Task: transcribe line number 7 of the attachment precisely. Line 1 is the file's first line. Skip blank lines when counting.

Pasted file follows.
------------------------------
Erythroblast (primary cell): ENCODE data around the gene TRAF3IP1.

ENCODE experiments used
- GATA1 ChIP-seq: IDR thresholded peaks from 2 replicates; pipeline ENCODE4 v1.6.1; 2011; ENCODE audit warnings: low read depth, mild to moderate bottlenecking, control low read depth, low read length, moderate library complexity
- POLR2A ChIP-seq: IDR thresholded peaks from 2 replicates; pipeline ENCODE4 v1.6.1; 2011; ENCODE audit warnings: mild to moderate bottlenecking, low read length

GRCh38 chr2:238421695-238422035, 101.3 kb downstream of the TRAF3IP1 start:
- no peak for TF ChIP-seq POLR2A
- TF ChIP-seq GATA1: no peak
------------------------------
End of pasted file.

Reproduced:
- TF ChIP-seq GATA1: no peak